Optical measurement of microvascular oxygenation and blood flow responses in awake mouse cortex during functional activation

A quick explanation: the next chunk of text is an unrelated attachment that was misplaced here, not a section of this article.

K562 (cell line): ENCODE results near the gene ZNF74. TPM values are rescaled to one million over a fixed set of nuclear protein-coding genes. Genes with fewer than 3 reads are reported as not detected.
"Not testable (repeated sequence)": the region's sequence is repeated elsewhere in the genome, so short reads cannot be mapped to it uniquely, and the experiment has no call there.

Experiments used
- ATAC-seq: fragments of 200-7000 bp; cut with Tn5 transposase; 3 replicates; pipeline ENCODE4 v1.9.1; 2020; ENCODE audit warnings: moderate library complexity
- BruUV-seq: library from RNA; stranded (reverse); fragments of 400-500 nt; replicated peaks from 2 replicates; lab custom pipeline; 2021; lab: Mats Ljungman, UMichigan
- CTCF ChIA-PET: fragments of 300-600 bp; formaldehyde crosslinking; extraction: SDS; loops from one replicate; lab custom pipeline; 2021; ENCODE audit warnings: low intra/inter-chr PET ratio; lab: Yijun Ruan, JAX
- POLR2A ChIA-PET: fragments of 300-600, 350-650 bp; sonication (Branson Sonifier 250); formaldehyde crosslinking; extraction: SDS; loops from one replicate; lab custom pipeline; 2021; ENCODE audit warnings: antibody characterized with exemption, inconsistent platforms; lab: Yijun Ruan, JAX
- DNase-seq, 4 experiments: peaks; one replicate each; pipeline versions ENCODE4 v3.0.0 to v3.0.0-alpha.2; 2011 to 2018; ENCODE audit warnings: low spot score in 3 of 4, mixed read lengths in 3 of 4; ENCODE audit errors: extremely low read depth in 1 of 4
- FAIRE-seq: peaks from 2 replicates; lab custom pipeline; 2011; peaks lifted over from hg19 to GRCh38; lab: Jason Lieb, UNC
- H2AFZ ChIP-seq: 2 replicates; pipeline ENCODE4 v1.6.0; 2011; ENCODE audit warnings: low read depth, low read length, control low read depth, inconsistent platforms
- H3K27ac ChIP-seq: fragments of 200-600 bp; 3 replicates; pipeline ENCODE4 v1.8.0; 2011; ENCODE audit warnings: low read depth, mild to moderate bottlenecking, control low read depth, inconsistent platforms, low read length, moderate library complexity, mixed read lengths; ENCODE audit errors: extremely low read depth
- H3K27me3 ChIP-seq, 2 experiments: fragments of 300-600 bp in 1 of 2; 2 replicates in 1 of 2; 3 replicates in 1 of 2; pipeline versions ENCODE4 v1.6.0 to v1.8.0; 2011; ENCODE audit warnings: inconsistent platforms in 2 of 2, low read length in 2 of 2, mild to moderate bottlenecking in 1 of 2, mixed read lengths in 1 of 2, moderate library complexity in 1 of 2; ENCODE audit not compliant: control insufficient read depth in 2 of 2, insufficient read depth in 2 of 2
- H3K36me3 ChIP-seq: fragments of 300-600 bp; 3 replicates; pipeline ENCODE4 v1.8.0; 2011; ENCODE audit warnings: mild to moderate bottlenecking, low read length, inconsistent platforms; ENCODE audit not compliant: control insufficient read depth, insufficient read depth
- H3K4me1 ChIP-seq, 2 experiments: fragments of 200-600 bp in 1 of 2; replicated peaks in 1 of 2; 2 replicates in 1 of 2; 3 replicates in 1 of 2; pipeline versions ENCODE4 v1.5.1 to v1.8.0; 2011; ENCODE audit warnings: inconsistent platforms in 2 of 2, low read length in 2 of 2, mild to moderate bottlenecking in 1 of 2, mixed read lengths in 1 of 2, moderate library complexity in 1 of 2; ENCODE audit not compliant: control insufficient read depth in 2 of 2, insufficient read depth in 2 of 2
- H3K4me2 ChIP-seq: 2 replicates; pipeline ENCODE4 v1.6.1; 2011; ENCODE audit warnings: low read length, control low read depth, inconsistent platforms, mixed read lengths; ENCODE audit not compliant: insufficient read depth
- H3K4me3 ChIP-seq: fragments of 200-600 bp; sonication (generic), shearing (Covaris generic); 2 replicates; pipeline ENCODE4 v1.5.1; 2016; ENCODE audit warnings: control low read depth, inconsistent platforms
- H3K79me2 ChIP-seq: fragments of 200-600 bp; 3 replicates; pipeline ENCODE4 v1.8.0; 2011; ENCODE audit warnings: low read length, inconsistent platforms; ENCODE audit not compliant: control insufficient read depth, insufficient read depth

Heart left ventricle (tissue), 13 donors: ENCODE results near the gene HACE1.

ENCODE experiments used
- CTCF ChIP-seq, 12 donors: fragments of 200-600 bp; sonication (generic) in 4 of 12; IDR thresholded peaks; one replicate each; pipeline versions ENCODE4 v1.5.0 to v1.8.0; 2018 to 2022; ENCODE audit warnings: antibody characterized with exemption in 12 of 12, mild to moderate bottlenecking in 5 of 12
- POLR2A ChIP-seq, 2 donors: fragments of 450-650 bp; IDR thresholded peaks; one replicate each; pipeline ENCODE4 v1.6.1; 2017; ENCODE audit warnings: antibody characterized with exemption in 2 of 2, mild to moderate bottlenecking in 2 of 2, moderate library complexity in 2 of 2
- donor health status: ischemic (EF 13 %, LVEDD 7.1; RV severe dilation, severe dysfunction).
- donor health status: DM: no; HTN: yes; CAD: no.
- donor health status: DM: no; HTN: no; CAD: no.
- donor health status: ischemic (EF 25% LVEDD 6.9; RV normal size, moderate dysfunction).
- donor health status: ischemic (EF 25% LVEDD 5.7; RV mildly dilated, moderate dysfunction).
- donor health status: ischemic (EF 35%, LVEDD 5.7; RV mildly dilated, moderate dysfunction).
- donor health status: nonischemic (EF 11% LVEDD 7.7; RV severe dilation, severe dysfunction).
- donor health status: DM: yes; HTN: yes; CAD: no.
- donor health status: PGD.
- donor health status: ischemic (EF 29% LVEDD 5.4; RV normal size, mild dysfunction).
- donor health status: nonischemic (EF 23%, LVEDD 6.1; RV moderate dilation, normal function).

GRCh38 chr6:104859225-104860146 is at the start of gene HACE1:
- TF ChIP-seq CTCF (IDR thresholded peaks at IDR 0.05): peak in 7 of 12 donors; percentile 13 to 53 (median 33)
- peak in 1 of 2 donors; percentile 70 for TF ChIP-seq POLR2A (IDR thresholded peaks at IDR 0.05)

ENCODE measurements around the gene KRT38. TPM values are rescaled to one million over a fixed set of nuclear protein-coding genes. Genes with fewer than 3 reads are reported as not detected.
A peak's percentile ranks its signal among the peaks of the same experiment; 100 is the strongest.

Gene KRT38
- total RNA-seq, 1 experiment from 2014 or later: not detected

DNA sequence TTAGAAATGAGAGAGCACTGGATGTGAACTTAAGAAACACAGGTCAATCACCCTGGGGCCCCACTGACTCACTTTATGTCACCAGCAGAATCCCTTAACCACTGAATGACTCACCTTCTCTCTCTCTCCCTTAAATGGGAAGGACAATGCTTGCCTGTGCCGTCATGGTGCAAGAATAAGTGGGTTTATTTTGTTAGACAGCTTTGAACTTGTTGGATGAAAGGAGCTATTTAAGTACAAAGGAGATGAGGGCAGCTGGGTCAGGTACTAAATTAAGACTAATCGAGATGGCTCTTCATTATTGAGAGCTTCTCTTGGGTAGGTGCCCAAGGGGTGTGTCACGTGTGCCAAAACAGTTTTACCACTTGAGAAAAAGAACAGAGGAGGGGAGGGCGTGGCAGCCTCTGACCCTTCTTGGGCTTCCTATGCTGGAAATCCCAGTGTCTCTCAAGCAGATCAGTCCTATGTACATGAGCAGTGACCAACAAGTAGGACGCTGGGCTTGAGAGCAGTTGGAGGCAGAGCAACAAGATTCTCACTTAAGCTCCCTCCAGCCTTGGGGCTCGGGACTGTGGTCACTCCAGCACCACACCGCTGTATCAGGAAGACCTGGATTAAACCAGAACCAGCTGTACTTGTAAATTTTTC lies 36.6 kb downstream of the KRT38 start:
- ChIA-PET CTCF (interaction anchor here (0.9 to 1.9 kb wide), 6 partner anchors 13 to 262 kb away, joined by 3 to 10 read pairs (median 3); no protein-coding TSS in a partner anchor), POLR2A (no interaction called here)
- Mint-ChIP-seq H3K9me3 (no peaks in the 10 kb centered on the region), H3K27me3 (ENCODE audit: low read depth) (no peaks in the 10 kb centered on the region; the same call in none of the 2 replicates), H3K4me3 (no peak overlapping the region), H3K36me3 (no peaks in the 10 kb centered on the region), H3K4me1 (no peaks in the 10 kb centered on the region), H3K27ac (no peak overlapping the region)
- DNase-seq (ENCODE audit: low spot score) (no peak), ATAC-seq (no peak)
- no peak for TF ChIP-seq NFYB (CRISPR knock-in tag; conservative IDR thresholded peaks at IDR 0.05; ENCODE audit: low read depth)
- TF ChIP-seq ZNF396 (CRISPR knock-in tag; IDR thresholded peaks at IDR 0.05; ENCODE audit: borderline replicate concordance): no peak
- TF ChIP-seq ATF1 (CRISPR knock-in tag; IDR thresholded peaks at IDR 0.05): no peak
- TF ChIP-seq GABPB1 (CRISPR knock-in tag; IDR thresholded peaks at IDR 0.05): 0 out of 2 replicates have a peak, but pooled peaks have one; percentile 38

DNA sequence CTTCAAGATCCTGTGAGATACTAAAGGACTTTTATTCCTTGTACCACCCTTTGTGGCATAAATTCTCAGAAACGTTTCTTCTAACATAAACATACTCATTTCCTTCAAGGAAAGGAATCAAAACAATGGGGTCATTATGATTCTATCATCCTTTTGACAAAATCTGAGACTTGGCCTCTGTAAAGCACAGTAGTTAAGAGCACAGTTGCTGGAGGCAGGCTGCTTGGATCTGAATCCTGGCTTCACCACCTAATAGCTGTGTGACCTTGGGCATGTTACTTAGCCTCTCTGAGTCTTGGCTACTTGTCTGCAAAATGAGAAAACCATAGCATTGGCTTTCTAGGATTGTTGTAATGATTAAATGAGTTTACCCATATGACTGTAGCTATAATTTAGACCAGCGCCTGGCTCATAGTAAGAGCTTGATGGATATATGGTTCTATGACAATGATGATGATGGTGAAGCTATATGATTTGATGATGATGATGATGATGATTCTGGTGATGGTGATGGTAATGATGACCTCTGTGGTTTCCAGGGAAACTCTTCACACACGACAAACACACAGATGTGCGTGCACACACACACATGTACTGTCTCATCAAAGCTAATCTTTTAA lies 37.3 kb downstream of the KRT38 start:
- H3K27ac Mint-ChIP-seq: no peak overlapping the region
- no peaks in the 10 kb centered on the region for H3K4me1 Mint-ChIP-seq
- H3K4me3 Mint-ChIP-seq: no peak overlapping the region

The cerebral cortex has a number of conserved morphological and functional characteristics across brain regions and species. Among them, the laminar differences in microvascular density and mitochondrial cytochrome c oxidase staining suggest potential laminar variability in the baseline O2 metabolism and/or laminar variability in both O2 demand and hemodynamic response. Here, we investigate the laminar profile of stimulus-induced intravascular partial pressure of O2 (pO2) transients to stimulus-induced neuronal activation in fully awake mice using two-photon phosphorescence lifetime microscopy. Our results demonstrate that stimulus-induced changes in intravascular pO2 are conserved across cortical layers I–IV, suggesting a tightly controlled neurovascular response to provide adequate O2 supply across cortical depth. In addition, we observed a larger change in venular O2 saturation (ΔsO2) compared to arterioles, a gradual increase in venular ΔsO2 response towards the cortical surface, and absence of the intravascular “initial dip” previously reported under anesthesia. This study paves the way for quantification of layer-specific cerebral O2 metabolic responses, facilitating investigation of brain energetics in health and disease and informed interpretation of laminar blood oxygen level dependent functional magnetic resonance imaging signals.